RiffStation Qs

Discussion in 'Bad Dog Cafe' started by Brett Fuzz, Feb 20, 2014.

  1. Brett Fuzz

    Brett Fuzz Tele-Holic

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    Anyone else use this software ?

    I can't get it to "isolate" anything.

    Have tried dozens of different tracks, MP3's etc.

    Not once have I been able to isolate the guitar part.

    Maybe I'm doing something wrong. Read all the manual. Can't be bothered emailing support.
     
  2. Chancerubbage

    Chancerubbage Tele-Meister

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    Take that egg out of that bread. I know it was in there, I saw it mixed in. Can't you take it out?

    Are you familiar with those ads for a piece of hardware that used to say 'remove vocals from any source'? That is sort of part of
    what is happening with software like Riffstation, Coda, Anytune.

    It works to the degree that it does, on the notion that for stereo recordings, certain things tend to be mixed to the center, such as vocals kick drum and bass, and other sounds are more likely to be panned to the right or left, such as guitars. You can toss right and left signals out of phase, and the stuff common to both sides, the center, cancels out. Less kick bass and vocals, more guitar. Too much cymbals left? Filter out those highs, leaving the mids. More guitar. If you have an idea the guitar notes are staying within an octave, you can filter out the other octaves, although some harmonics from other instruments are going to be in practically every octave.

    Now, your mileage may vary considerably depending on the mix, but this is the theory. An aid to HELP isolate the guitar, so your ears may attend to it with fewer distractions.

    The software can also take an educated guess to the harmonic content to possibly give you a rough idea of chords or key. Or even show a spectrogram you can drag a midi note to, to help possibly work out some rough tab. if you see a squiggly line that seems to move with the same pitch and timing as the guitar, chances are, that is the guitar you are seeing, for you to trace.

    You do have to use your ears and eyes as well, but such apps are pretty good at arriving at an average tempo for you, although timing can vary throughout a song as well. The chords can be more of an issue- there may be instrumental interplay that doesn't conform to the basic music theory it is trying to overlay upon the notes it sees. C7? Em c bass? Inverted c5?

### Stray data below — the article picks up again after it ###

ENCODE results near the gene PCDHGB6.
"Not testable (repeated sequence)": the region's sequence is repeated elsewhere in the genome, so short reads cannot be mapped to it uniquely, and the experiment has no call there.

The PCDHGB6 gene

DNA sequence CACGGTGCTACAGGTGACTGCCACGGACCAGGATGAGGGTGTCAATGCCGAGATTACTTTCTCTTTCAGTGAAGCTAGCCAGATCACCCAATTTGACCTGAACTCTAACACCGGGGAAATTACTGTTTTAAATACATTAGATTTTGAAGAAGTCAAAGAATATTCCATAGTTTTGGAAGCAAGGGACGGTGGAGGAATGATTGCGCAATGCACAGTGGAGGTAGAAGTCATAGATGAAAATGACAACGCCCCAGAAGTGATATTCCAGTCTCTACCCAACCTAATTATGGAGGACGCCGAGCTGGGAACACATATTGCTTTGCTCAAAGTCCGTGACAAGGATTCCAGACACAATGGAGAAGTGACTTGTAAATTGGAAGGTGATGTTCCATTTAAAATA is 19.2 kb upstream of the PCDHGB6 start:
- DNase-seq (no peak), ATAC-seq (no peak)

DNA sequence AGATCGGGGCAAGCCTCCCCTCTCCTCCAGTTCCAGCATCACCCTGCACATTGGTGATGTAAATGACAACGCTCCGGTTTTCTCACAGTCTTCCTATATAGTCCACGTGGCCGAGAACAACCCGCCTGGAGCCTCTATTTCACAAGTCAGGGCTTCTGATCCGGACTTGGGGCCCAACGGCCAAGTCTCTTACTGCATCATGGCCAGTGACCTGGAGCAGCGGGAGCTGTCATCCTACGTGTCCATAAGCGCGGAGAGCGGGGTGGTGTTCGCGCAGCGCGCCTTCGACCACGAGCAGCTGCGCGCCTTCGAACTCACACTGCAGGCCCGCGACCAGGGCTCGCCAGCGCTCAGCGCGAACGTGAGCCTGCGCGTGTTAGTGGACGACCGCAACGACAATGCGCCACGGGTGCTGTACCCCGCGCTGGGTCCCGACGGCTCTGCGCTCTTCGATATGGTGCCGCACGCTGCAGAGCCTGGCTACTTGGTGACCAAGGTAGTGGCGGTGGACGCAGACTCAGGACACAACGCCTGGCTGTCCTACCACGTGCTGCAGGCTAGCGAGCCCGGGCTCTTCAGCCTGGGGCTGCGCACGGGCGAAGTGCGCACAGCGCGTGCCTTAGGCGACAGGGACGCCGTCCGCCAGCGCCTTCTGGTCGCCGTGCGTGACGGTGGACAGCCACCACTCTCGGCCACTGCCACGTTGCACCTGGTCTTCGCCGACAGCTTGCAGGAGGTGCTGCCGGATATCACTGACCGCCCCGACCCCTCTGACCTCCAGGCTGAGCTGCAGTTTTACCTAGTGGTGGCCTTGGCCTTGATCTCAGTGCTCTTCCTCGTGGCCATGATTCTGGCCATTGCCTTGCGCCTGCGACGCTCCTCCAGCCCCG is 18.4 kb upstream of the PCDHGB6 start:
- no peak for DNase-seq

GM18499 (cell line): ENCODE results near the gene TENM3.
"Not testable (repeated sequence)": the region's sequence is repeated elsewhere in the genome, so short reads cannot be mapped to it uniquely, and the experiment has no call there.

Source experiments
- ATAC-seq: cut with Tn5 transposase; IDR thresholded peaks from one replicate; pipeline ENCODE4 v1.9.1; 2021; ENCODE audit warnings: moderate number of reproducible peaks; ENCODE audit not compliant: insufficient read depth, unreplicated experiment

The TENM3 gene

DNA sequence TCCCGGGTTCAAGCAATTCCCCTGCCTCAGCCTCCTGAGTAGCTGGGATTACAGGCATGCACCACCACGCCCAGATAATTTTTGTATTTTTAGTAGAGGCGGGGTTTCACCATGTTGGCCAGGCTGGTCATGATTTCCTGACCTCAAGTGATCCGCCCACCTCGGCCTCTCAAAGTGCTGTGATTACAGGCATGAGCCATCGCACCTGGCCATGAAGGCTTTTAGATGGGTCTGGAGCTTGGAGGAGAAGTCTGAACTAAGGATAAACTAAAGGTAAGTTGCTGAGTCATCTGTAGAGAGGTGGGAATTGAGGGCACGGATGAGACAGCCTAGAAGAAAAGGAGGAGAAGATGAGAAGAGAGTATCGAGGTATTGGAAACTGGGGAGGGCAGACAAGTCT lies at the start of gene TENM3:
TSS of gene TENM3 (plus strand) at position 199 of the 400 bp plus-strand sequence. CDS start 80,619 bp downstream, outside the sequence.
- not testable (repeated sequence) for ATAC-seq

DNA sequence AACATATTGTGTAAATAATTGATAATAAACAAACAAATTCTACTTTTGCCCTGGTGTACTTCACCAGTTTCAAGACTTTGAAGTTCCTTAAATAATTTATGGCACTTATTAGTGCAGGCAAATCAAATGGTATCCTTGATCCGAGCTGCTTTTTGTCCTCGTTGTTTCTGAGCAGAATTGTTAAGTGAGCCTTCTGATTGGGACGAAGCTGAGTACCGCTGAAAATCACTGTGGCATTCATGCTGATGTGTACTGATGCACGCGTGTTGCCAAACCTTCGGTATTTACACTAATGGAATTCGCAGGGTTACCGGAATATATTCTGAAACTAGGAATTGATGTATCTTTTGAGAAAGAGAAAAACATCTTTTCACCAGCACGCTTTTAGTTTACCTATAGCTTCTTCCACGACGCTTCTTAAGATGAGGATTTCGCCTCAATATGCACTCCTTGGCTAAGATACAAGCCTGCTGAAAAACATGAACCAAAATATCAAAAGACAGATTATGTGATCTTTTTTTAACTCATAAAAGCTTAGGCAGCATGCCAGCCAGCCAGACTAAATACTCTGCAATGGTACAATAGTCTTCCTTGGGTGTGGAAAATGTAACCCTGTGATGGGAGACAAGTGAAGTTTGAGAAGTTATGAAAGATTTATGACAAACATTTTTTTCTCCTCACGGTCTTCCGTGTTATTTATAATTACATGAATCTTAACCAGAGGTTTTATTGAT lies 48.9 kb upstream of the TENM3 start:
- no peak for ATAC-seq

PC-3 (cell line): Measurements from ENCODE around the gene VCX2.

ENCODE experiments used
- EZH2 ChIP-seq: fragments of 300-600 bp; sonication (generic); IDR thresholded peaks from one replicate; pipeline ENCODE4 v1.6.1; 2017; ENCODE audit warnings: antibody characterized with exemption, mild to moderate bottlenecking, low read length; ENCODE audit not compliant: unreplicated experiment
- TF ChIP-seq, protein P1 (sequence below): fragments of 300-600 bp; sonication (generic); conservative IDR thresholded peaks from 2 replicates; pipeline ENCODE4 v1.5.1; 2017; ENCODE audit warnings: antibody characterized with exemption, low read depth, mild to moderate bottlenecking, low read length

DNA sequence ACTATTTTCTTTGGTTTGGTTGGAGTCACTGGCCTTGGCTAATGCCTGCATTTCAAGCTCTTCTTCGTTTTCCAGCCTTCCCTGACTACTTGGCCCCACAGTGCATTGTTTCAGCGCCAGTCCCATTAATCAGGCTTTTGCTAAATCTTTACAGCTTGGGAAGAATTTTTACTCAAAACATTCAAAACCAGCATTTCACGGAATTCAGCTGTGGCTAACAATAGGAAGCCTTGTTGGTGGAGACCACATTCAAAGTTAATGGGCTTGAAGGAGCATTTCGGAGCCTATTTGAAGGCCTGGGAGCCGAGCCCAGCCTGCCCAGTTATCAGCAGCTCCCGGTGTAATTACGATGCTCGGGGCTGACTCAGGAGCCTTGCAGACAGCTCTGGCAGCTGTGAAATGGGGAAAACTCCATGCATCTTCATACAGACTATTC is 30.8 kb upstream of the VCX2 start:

Oh well, you can slow things down without changing the pitch. Or perhaps change the pitch to where something is easier to play. Kinda nice.

    Not bad at all, considering. The computing power to do this amount of work hasn't been around that long.

    There is stuff like melodyne plug ins, which can pick notes out of a chord and allow you to edit them, given enough analysis. They are often used with tracks that are already isolated, via access to original multitracks. You can find already isolated tracks, mostly made available for games like guitar hero.

    Do you know what really excels at this task? The human brain.

    A computer given 2 tracks of compressed audio has a lot of separation of spectrum to contend with. If 3 guitars, a singer and a keyboardist are hitting the same notes, do you think it can untangle those any better than you can?

    Those apps are pretty handy, and can make transcription easier. Not miracle workers that can do it all for you.
     
  3. Brett Fuzz

    Brett Fuzz Tele-Holic

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    Hmm, too good to be true eh?

    Well, the slow down feature and stuff works great so it's still handy.

    Plucks chords out accurately enough to be helpful.

    Still a bit of fun to muck around with.

    I thought it might have performed better with the isolate feature than it does though.

    Thanks for the info.
     
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